- The temples of Khajuraho, through its carvings and sculptures, represent an elevated level of philosophical development of the civilization.
17. Sundarbans National Park
- It has the world’s largest mangrove forest and the world’s largest river delta.
- The delta consists of a cluster of a staggering number of 54 small islands.
- Even though it is home to the Royal Bengal Tiger, they are rarely sighted.
- It is inhabited by 260 species of birds and other threatened endangered animals, such as the Indian python.
18. Bodh Gaya
- It is believed that this is the land where Lord Buddha gained enlightenment and was known as ‘Urvela’ during his time.
- The main attraction is the Mahabodhi Temple, wherein resides a diamond throne and a holy Bodhi tree.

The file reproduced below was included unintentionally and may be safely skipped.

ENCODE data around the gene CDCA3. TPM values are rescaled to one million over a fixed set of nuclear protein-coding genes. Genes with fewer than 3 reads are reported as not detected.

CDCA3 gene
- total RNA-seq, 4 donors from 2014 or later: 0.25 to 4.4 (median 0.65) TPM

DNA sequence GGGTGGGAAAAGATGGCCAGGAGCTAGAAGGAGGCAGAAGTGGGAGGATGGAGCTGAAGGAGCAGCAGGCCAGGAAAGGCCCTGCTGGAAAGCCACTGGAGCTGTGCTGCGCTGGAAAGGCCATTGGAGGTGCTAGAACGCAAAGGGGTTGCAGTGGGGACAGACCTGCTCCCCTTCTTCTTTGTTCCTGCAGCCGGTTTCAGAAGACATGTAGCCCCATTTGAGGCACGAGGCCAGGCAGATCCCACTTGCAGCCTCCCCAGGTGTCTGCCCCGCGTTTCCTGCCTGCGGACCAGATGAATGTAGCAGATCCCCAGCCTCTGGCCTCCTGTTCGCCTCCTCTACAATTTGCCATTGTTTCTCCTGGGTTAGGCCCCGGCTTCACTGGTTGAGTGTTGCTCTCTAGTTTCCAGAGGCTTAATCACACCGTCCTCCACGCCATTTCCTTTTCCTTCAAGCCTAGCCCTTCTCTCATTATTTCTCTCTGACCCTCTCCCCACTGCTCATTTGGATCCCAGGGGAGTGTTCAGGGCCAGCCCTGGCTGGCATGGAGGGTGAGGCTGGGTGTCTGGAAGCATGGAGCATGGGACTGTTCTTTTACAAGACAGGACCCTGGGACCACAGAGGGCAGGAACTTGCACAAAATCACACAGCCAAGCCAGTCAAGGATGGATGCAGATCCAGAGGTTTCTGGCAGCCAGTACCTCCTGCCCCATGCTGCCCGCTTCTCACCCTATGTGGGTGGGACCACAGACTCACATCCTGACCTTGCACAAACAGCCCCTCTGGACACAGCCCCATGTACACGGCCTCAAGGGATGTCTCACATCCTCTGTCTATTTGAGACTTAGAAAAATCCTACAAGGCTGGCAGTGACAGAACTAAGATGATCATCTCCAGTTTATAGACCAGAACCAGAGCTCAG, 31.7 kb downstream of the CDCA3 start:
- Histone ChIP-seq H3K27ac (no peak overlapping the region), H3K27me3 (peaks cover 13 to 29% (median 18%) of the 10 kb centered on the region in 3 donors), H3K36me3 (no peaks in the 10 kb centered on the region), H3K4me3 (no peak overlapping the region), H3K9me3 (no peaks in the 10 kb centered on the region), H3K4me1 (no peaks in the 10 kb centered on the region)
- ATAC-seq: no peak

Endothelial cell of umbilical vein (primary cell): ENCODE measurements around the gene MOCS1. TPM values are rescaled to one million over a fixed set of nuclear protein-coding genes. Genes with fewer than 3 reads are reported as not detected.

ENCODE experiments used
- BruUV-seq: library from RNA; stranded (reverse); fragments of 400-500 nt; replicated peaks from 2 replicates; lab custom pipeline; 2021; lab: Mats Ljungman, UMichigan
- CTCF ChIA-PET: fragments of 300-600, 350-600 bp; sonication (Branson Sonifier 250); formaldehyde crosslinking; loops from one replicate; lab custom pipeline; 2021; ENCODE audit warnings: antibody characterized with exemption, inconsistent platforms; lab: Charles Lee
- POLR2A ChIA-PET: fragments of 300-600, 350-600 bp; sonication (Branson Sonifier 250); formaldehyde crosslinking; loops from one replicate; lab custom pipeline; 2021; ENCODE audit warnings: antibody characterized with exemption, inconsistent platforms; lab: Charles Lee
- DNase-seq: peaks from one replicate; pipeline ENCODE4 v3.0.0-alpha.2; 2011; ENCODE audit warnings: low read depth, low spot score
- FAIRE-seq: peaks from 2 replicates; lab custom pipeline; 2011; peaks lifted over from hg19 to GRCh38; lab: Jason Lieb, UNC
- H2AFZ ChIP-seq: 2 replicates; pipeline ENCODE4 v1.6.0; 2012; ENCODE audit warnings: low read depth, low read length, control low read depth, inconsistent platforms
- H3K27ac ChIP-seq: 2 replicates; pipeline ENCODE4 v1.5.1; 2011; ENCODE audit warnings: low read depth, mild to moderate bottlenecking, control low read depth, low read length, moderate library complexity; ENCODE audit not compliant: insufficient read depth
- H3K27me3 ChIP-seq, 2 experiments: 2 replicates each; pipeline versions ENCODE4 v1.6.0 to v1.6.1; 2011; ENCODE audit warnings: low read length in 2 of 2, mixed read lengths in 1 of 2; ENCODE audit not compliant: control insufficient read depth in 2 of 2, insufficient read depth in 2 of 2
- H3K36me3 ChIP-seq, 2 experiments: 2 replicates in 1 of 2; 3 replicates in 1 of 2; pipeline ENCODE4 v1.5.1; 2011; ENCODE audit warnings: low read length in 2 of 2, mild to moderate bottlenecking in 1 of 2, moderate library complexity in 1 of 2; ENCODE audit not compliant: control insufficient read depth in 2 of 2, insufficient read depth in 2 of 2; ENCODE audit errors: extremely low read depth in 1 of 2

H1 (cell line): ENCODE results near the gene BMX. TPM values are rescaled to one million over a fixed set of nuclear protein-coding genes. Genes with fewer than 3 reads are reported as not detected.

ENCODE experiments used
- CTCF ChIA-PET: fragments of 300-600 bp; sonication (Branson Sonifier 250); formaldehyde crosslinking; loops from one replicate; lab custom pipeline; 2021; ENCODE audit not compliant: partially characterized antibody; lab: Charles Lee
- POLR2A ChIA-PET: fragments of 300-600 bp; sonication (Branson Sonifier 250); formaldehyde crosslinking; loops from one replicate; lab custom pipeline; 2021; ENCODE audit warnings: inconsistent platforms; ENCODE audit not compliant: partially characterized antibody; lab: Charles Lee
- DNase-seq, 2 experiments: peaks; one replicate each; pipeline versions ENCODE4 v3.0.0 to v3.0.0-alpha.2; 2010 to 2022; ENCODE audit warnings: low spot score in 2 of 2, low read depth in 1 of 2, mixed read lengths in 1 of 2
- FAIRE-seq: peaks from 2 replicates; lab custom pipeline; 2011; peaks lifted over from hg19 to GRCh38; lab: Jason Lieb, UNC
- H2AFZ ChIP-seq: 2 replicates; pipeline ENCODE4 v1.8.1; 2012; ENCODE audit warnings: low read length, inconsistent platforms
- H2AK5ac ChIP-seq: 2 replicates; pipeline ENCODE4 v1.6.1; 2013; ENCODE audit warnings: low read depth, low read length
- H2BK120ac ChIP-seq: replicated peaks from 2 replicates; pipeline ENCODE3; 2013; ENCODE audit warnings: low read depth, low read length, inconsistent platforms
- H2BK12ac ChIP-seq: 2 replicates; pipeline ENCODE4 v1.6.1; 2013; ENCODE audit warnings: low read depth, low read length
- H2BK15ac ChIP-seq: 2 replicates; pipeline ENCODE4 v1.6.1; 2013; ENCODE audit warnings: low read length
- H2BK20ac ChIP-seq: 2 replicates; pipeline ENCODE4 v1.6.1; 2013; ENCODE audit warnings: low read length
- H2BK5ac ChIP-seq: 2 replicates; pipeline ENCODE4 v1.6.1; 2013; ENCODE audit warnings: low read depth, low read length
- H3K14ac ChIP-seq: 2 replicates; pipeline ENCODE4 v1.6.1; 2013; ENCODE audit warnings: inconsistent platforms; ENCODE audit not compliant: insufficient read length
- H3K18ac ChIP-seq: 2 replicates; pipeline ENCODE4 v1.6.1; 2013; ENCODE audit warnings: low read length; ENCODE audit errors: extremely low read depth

- Mahabodhi Temple was built by Emperor Ashoka, who embraced Buddhism and visited Bodh Gaya, after having idolised Lord Buddha.
- In 2013, there were a series of low intensity bomb blasts which hit the Mahabodhi Temple complex. However, the architecture and the trees were not damaged in any way.
19. Konark Sun Temple
- The entire temple depicts the chariot of the Sun God being pulled by seven horses and was built by King Narasimhadeva I.
- The twelve pairs of wheels, located at the base of the temple, have a sun dial for its spokes and, therefore, all of them tell time.
- The temple is built and aligned in such a manner that the rising sun shines its first rays on the temple.
- The Konark Temple had a lodestone located at the top of the temple, which, according to a myth, helped the king’s throne to sustain itself midair. The collapse of the temple has been attributed to the stealing of this lodestone by Portuguese whose directions of ships would get disrupted, owing to the magnetic effect on their compasses.
20. Mountain Railways, Darjeeling
- It is the first hill railway in India and one of the first, in the world.
- There were no tunnels created through the mountains, albeit, the 1934 earthquake required the construction of a small one.